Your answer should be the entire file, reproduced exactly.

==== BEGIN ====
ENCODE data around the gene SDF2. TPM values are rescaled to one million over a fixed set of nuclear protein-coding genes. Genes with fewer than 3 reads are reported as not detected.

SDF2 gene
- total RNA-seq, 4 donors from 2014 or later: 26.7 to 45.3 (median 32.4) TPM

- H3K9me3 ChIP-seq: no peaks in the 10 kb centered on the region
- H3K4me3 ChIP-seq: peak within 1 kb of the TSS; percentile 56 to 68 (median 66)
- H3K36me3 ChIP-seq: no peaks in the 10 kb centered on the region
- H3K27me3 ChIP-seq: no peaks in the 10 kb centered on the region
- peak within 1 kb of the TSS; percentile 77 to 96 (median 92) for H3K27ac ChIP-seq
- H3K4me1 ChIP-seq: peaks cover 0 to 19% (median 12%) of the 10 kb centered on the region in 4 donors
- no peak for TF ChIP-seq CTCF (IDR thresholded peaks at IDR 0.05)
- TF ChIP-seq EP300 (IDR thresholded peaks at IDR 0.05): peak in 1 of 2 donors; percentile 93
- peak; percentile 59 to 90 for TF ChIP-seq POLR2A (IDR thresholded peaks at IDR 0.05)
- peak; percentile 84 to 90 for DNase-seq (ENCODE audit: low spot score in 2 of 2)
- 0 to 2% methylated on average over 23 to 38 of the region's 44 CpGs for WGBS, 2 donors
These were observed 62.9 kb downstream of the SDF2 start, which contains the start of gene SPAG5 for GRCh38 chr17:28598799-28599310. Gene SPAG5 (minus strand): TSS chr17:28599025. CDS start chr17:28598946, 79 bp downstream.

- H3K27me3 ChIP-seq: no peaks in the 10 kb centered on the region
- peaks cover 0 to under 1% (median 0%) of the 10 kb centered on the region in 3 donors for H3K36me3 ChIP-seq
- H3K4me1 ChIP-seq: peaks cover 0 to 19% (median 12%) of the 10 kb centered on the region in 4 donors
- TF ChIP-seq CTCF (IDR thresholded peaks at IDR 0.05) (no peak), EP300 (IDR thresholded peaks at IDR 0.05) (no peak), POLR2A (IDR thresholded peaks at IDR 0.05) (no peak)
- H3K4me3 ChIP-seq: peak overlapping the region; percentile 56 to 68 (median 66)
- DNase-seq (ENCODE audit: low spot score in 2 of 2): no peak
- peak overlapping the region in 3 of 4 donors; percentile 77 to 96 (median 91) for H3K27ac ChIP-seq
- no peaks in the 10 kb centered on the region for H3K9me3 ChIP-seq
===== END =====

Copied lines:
ENCODE data around the gene SDF2. TPM values are rescaled to one million over a fixed set of nuclear protein-coding genes. Genes with fewer than 3 reads are reported as not detected.

SDF2 gene
- total RNA-seq, 4 donors from 2014 or later: 26.7 to 45.3 (median 32.4) TPM

- H3K9me3 ChIP-seq: no peaks in the 10 kb centered on the region
- H3K4me3 ChIP-seq: peak within 1 kb of the TSS; percentile 56 to 68 (median 66)
- H3K36me3 ChIP-seq: no peaks in the 10 kb centered on the region
- H3K27me3 ChIP-seq: no peaks in the 10 kb centered on the region
- peak within 1 kb of the TSS; percentile 77 to 96 (median 92) for H3K27ac ChIP-seq
- H3K4me1 ChIP-seq: peaks cover 0 to 19% (median 12%) of the 10 kb centered on the region in 4 donors
- no peak for TF ChIP-seq CTCF (IDR thresholded peaks at IDR 0.05)
- TF ChIP-seq EP300 (IDR thresholded peaks at IDR 0.05): peak in 1 of 2 donors; percentile 93
- peak; percentile 59 to 90 for TF ChIP-seq POLR2A (IDR thresholded peaks at IDR 0.05)
- peak; percentile 84 to 90 for DNase-seq (ENCODE audit: low spot score in 2 of 2)
- 0 to 2% methylated on average over 23 to 38 of the region's 44 CpGs for WGBS, 2 donors
These were observed 62.9 kb downstream of the SDF2 start, which contains the start of gene SPAG5 for GRCh38 chr17:28598799-28599310. Gene SPAG5 (minus strand): TSS chr17:28599025. CDS start chr17:28598946, 79 bp downstream.

- H3K27me3 ChIP-seq: no peaks in the 10 kb centered on the region
- peaks cover 0 to under 1% (median 0%) of the 10 kb centered on the region in 3 donors for H3K36me3 ChIP-seq
- H3K4me1 ChIP-seq: peaks cover 0 to 19% (median 12%) of the 10 kb centered on the region in 4 donors
- TF ChIP-seq CTCF (IDR thresholded peaks at IDR 0.05) (no peak), EP300 (IDR thresholded peaks at IDR 0.05) (no peak), POLR2A (IDR thresholded peaks at IDR 0.05) (no peak)
- H3K4me3 ChIP-seq: peak overlapping the region; percentile 56 to 68 (median 66)
- DNase-seq (ENCODE audit: low spot score in 2 of 2): no peak
- peak overlapping the region in 3 of 4 donors; percentile 77 to 96 (median 91) for H3K27ac ChIP-seq
- no peaks in the 10 kb centered on the region for H3K9me3 ChIP-seq